Cancer beats all other fields for new drug approvals in 2012
Eleven new drugs for the treatment of cancer were approved by the Food and Drug Administration in 2012. Only a few of these agents have been approved in Europe; most are still under review there. "This is more than any other therapeutic category," Stephanie Yao, from the FDA Office of Public Affairs, told Medscape Medical News. So far this year, the FDA has approved 34 new molecular entities and new biologic agents this year, 11 of which were oncology drugs, she explained. And Yao pointed out that there are still two weeks left in this calendar year. More

Leading change in the pharmacy profession
The St. Louis American
Lakesha Butler, clinical associate professor in the School of Pharmacy at Southern Illinois University Edwardsville, is passionate about improving the level of patient care for underrepresented minorities. It is one reason that she was an excellent candidate to participate in the St. Louis Business Diversity Initiative Fellows Program, according to Dr. Gireesh Gupchup, dean of SIUE's School of Pharmacy. Butler is one of 66 people, representing 39 organizations in the bistate area, who were chosen to participate in the yearlong program, said Valerie Patton, vice president of Economic Inclusion for the St. Louis Regional Chamber and Growth Association and executive director of the St. Louis Business Diversity Initiative.More

Is dexmedetomidine more cost-effective than propofol?
Pharmacy Practice News
Dexmedetomidine is a more cost-effective option than propofol for sedating mechanically ventilated patients after cardiovascular surgery, according to a single-institution, retrospective study. "Patients got off the ventilator quicker with dexmedetomidine," said Matthew Wanat, PharmD, a clinical assistant professor at the University of Houston College of Pharmacy, and a clinical specialist at The Methodist Hospital in Houston.More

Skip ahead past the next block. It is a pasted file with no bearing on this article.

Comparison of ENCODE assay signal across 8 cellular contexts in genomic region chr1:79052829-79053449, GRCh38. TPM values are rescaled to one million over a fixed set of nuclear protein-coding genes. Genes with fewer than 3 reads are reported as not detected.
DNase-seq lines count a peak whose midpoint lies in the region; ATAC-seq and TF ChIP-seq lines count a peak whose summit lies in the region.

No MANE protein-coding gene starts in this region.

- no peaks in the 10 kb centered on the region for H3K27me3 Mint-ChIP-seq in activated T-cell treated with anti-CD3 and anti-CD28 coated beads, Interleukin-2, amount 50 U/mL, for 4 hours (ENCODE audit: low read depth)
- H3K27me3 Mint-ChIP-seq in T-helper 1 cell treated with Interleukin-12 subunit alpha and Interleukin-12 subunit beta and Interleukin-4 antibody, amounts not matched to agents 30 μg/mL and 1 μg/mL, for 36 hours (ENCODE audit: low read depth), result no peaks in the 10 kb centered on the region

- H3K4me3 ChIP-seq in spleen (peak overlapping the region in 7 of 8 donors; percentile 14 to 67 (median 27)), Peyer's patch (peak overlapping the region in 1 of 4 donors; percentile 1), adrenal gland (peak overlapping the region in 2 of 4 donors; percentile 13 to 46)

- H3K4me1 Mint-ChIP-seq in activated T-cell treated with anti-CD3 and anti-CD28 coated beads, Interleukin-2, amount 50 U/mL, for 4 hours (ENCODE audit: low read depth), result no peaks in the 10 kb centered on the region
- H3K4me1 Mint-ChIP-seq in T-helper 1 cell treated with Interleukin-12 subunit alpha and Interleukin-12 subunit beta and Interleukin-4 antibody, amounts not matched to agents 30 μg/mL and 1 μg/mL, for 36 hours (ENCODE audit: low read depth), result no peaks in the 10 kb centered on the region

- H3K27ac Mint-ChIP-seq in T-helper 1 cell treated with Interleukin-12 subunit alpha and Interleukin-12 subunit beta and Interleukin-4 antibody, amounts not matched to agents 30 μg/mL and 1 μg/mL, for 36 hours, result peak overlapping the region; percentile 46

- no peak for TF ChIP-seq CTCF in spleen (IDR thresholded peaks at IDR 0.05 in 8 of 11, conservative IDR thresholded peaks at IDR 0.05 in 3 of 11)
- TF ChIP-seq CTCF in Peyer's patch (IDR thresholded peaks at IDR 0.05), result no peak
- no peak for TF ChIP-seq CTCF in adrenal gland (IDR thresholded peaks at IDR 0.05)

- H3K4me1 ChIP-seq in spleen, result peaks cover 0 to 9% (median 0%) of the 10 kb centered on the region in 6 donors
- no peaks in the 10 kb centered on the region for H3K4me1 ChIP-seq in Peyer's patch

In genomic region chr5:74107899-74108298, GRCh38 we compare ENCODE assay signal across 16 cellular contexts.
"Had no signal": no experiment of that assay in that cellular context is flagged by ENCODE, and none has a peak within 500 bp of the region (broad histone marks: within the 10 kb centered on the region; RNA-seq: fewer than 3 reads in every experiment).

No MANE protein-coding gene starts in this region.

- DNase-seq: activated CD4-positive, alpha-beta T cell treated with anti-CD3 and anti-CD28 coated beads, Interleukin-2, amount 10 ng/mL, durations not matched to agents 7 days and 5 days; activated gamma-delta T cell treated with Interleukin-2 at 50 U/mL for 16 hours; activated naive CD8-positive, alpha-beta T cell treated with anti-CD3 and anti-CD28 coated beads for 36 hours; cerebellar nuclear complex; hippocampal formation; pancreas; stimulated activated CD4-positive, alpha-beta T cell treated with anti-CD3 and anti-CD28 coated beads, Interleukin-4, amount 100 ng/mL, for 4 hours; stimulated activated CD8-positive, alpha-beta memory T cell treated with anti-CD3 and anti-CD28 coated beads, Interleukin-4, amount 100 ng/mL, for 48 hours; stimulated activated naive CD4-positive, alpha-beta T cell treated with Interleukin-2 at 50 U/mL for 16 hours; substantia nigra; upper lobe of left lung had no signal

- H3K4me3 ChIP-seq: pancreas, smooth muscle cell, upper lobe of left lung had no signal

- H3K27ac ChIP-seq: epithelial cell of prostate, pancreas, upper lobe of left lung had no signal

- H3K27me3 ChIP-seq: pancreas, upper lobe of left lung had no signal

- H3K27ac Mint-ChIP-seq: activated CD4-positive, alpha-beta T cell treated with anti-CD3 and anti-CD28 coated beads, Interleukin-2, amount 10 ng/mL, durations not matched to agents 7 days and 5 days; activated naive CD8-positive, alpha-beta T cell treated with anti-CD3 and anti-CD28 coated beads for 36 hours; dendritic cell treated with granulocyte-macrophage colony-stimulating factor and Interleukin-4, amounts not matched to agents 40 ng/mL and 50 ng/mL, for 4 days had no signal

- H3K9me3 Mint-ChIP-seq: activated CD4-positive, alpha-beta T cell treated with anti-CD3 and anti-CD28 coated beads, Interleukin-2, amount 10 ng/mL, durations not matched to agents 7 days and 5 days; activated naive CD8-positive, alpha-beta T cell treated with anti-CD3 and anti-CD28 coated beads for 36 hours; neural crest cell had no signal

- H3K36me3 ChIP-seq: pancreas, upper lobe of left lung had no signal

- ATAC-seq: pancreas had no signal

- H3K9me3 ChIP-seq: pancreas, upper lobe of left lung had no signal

Attorney: Dozens sue pharmacy but compensation uncertain
Insurance Journal
Dennis O'Brien rubs his head as he details ailments triggered by the fungal meningitis he developed after a series of steroid shots in his neck: nausea, vomiting, dizziness, drowsiness, blurred vision, exhaustion and trouble with his speech and attention. He estimates the disease has cost him and his wife thousands of dollars in out-of-pocket expenses and her lost wages, including time spent on six hour round trip weekly visits to the hospital. They've filed a lawsuit seeking $4 million in damages from the Massachusetts pharmacy that supplied the steroid injections, but it could take years for them to get any money back and they may never get enough to cover their expenses.More

Drugs hold promise for severe juvenile arthritis patients
HealthDay News
Children who suffer from a rare and painful form of arthritis that's accompanied by fever and rashes may soon have more treatment options. Two studies published in the Dec. 20 issue of the New England Journal of Medicine suggest that two drugs — canakinumab and tocilizumab — reduce symptoms, including severe joint pain experienced by children with systemic juvenile idiopathic arthritis.More

FDA panel considers 1st drug for chronic fatigue syndrome
HealthDay News
A Food and Drug Administration advisory committee met Dec. 20 to consider approval of the first drug to treat chronic fatigue syndrome. The experts discussed the risks and benefits associated with the intravenous drug rintatolimod. The drug's maker, Hemispherx Biopharma of Philadelphia, failed to win the FDA's OK in 2009 because of concerns about study methodology.More